If you’re still foaming about “Benghazi,” a.k.a. the Sept. 11, 2012, attack on a U.S. diplomatic outpost in that Libyan city that killed four Americans, including the ambassador, then by all means line up for Michael Bay’s latest macho explosion-fest. 13 Hours: The Secret Soldiers of Benghazi recounts the events at the outpost, as well as what went down at a CIA base one mile down the road. Our guides are the six civilian “special operators” — former U.S.-military special forces hired by the CIA for security, who, on the night of the attack, do double duty at both locales.
A set-up that takes the better part of an hour establishes that Benghazi is dangerous; U.S. government figures are a bunch of know-nothing paper-pushers; and when manly men talk about how they miss their wives and kids (a.k.a. the world’s laziest character development), you can bet that one or more of these dudes ain’t making it out.
- A secret soldier (John Krasinski) at dawn
Not that you’ll really care, because other than the guy from The Office (John Krasinski) and one man without a beard, these he-men are indistinguishable from each other. The action scenes are long, murky, confusing and, soon enough, tedious. Bang, bang, night vision, bang, boom, f-word, bang, bang.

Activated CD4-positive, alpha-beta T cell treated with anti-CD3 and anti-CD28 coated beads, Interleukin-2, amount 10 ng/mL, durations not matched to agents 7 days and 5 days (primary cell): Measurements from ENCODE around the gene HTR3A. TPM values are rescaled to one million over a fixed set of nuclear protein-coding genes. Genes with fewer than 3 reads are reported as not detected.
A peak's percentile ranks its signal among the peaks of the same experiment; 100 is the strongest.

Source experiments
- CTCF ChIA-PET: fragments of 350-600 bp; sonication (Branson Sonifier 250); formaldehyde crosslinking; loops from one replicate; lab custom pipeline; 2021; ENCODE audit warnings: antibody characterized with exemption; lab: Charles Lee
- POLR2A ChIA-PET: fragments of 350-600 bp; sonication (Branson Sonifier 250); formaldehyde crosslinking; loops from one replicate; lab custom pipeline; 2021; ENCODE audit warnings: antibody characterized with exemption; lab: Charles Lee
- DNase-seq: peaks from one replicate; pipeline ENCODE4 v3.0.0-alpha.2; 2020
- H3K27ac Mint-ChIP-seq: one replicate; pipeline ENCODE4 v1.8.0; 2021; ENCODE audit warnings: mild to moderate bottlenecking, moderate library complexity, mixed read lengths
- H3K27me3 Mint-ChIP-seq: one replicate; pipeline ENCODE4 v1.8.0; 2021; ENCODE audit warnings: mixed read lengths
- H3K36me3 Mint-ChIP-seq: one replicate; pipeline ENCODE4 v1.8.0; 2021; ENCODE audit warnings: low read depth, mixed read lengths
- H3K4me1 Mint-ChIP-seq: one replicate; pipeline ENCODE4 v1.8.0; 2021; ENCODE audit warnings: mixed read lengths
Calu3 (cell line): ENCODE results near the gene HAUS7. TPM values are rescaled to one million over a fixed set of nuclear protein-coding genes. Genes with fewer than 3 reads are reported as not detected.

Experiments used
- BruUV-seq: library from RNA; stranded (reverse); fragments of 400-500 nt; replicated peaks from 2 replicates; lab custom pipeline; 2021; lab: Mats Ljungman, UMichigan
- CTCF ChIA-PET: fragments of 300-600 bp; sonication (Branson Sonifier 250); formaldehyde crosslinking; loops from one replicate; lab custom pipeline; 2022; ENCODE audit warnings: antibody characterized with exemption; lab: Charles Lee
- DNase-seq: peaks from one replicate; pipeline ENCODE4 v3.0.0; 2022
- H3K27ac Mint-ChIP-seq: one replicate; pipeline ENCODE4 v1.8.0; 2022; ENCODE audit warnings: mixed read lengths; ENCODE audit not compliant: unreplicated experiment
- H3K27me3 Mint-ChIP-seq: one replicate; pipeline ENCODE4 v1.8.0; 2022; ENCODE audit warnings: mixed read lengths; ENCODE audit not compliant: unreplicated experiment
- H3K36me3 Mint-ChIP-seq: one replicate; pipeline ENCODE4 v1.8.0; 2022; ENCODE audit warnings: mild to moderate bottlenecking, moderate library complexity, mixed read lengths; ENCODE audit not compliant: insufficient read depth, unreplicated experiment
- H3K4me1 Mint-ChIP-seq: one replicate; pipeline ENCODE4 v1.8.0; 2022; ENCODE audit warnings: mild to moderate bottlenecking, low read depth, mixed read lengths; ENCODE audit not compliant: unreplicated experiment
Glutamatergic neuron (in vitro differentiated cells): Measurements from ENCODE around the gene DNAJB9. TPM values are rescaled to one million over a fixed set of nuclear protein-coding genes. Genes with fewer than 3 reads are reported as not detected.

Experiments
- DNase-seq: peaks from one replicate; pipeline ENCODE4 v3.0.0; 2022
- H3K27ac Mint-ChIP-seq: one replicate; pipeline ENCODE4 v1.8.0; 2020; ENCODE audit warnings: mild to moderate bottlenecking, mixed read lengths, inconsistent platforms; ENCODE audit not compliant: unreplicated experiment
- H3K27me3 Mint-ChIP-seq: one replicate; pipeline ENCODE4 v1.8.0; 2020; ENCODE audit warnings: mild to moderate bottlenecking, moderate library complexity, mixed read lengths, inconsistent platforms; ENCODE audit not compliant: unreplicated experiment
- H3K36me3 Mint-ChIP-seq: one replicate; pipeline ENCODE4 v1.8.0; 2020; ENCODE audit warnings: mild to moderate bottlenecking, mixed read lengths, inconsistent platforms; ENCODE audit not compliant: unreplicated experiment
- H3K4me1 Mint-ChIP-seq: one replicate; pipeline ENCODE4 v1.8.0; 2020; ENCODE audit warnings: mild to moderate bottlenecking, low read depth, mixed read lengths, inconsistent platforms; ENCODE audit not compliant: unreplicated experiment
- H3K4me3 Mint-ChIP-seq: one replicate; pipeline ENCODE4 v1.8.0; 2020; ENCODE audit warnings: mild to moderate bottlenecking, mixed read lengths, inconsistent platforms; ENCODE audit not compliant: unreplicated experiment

Nobody expects nuance from Michael Bay (Transformers), but for the clear-eyed viewer, there are some intriguing dark streaks that run through this rah-rah actioner. There’s the suggestion that the traditional overseas standard-bearers of the American way and justice — Department of State, military, CIA — are hidebound, ineffective, soft, etc., etc. in today’s vaguer geo-political conflicts. But is the answer really hyper-macho for-hire dudes operating off the books?
Somewhere in this stew of explosions and Fox News agendas is the material for a more provocative drama. One about the consequences of mixing it up in another country’s affairs, and how intentions and plans fare within the reality of an unexpected outcome. Add in layers of lumbering bureaucracy, and ideals can quickly get subsumed in red tape, bad management, human error and so on. Focus on some well-developed characters caught up in this mess who struggle to match mission to morals to WTF is this?! Rather than unspool the minutiae of actual events, a better film could have used elements of what happened at Benghazi to flesh out an inspired-by drama rather than “a true story.”
But who has time for being thoughtful when there are things to blow up, bigger and bigger guns to wield and pulp-novel dialogue like “They are all bad guys until they are not.” Bang, bang, slo-mo injury, boom, American flag floating in pool.